Many of our Science Research students spend years working in their mentor’s lab. They often work through mathematical problems, applying formulas and analyzing word problems. Many others spend hours peering through microscopes or working tirelessly to analyze their Western Blots. Some students spent hours conducting tests in statistical analysis programs such as SPSS. Although each research student follows a different path, they all share the same goal: to improve the quality of life.

For instance, Devraj’s project created an algorithm to help computers to better diagnose diseases. Sakhrani, also in the math research program, used a different program, Electron Spin Resonance (ESR), to date tooth samples from Tanzania. Foo studied the interactions between mothers and children and whether the different interactions affected the child’s transition from crawling to walking. Devraj relied on computers, algorithms, and generators, as did Sakhrani and Greco, to build their data set. Foo, on the other hand, developed his own code to analyze his data set.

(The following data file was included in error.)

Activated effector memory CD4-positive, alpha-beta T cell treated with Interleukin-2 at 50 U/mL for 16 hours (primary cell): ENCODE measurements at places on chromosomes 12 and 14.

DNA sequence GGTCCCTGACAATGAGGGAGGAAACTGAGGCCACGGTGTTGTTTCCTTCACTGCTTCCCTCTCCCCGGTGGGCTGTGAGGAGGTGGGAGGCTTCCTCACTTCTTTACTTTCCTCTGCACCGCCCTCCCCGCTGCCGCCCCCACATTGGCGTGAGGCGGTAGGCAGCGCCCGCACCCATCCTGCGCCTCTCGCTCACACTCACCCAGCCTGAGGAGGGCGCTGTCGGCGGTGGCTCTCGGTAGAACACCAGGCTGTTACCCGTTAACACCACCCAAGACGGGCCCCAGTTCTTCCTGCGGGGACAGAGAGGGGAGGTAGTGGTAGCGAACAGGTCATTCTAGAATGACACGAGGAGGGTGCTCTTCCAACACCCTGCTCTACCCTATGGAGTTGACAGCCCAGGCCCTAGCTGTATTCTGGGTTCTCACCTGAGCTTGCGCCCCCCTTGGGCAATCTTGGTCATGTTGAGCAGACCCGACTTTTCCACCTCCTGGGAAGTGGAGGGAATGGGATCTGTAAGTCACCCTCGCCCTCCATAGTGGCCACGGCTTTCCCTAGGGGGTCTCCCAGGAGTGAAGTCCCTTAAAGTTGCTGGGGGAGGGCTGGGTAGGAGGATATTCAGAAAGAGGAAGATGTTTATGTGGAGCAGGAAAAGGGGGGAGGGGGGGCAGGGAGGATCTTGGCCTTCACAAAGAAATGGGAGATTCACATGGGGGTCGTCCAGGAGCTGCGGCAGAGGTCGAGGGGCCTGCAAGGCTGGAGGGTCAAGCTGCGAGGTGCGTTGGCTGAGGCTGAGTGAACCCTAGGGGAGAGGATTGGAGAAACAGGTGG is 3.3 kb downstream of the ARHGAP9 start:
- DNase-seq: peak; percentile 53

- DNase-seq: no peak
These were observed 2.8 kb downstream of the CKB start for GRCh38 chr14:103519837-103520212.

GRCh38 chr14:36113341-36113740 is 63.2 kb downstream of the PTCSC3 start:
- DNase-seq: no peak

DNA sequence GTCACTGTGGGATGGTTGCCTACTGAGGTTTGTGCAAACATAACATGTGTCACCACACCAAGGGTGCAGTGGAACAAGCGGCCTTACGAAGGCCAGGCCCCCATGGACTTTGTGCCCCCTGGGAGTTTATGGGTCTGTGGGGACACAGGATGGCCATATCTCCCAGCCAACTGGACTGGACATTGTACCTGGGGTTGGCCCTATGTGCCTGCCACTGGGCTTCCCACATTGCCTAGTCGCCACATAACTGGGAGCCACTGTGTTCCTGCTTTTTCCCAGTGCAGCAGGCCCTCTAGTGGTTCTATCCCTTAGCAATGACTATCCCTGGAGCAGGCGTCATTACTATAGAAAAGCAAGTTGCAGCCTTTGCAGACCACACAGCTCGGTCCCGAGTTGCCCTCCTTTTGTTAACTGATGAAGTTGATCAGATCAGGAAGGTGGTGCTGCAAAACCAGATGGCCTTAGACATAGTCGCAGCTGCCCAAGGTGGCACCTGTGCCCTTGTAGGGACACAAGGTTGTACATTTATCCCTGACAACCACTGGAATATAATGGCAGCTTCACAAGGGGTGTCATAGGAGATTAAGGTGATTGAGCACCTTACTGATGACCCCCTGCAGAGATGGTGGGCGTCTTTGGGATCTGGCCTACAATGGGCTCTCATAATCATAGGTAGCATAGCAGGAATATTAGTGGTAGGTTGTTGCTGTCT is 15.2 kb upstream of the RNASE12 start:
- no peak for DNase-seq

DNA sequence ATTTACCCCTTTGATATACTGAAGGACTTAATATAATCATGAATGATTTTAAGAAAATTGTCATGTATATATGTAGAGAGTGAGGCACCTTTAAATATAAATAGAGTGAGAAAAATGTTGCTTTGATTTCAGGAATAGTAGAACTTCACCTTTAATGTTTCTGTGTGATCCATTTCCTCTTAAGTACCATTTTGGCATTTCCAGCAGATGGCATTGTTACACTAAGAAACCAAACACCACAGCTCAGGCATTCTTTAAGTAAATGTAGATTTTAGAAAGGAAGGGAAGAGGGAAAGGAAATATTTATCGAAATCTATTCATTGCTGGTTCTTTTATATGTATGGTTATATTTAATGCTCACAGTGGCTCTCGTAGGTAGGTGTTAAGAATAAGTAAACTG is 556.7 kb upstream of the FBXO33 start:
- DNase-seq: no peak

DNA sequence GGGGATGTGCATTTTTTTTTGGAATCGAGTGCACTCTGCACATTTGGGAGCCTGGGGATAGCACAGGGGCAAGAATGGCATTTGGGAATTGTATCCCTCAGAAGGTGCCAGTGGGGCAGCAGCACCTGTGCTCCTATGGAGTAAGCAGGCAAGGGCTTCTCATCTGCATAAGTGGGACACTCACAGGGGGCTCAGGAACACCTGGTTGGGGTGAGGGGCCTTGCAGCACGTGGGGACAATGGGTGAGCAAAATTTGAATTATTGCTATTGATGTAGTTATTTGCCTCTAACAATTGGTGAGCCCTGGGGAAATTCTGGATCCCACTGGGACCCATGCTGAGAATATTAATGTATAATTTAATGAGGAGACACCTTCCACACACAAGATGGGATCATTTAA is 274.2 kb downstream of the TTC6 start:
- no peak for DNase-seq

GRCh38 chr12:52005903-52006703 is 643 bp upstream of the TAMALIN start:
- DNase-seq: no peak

Stefanakis also relied on his computer for the majority of his data set, creating a prototype for a hybrid computer. While Stefanakis and Devraj did most of their work from the computer, others worked in labs to compile their research.

Foo spent the majority of his junior year meeting with his mentor at the NYU Infant Action Lab, once a week after school and during the summer. He used videos that his mentor had already collected, but devised his own coding scheme to analyze the videos.

Sakhrani measured the age of artifacts using the facilities of Francis Lewis High School in Queens and the Thompson Chemistry Labs at Williams College in Massachusetts.

This competition and mentorship has helped prepare our hardworking students for the future, as the majority of the Scholars plan to enter the research field.

“This was a challenge, but it was a fun one to take on. I will certainly pursue research opportunities in college, and I am seriously considering it as my future career,” Greco said.

Devraj agreed with Greco, saying, “I plan to pursue research in college, and I am strongly considering academia as a career choice.”

This research experience has helped these Scholars to decide what to study when they enter college. “One of the reasons why I am interested in pursuing engineering is to learn the skills that I need, so that I can construct a large-scale, physical version of the model that I proposed in my research,” George Stefanakis, ’17 said.